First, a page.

Depending on whether you opt for a burial or cremation, you may have additional costs for such things as embalming, a casket and/or an urn and cemetery burial plot. Other indirect costs can be things like the services of an officiant, clergy and organist, obituary notices and flowers. A funeral home MUST provide you with a ‘General Price List’ that specifically itemizes their charges. A funeral home cannot refuse to accept funeral merchandise (such as a casket) that you have purchased from another source.
What is the most affordable funeral option in Alberta?
A direct cremation is the most affordable and simple funeral option. A direct cremation simply means that the deceased remains are collected from the place of death, cremated and the remains returned to the family in a basic urn. The family can then choose to do as they wish with the cremated remains, including holding their own memorial service at a place and time suitable for all family members to attend, and/or an ash-scattering.
Canadian Funeral Online works with DFS Memorials of Canada to connect people at their time of need with a local, independent, family-owned funeral home that offers a low-cost funeral. We select licensed, local funeral directors who understand the need to balance cost and dignity.
How much does a cremation service cost?
If you opt for a cremation in Alberta, then a casket or container will be required for the service. Often times funeral homes will offer a rental casket for the funeral service, this can help keep funeral costs down, and make it even more affordable if you have a specific financial budget in mind.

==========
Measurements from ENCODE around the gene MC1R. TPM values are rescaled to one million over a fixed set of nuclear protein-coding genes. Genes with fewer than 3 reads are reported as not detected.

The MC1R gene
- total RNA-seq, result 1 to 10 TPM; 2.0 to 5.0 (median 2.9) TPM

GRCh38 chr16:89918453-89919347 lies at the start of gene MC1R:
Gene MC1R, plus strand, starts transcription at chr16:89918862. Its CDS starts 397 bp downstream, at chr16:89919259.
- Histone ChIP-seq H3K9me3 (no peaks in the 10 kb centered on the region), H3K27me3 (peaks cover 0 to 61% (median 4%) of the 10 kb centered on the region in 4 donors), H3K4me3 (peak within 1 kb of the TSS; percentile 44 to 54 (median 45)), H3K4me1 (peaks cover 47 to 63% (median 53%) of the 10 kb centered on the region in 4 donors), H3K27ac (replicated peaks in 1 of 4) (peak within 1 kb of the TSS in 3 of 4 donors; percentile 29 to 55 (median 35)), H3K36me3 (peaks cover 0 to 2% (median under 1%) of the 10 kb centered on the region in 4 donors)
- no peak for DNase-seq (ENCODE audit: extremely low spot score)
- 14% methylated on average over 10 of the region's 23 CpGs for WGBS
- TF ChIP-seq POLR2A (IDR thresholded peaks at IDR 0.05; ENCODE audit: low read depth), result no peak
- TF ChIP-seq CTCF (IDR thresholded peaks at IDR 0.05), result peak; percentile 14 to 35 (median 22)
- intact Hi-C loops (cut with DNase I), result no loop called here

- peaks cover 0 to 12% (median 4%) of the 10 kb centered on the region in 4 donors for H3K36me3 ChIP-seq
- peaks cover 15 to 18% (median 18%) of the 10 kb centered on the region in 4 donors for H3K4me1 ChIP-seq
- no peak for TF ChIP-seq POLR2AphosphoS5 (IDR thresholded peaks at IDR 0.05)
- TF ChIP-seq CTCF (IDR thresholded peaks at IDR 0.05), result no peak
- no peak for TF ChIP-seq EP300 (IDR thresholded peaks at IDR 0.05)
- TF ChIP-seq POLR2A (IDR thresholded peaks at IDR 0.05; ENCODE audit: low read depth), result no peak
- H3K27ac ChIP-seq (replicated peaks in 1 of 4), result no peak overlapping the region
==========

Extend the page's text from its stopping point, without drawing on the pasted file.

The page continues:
According to LowestRates.ca, funeral or cremation costs in Canada can be “as low as $1,500 or as high as $20,000”, with the average cost being around $8,500. The DFS Memorials provider for Calgary offer a basic cremation service for $1,295. Contact them now on (403) 800-0331 with any enquiries.
The DFS Memorials provider for Edmonton offer a basic cremation service for $1,095. You can contact them on (780) 851-2421
Calgary – Direct cremation $1,295 Call (403) 800-0331
Edmonton – Direct Cremation $1,095 Call (780) 851-2421
How to save on funeral expenses?
Another option you have if you opt for a direct cremation, is to hold your own memorial service at a time which is convenient for you and your family. This can even be done at home and is another way to save on funeral costs by allowing you to have your own ‘send-off’, without the need to pay out to a funeral home.
Can I Pre-plan a Funeral or Cremation in Alberta?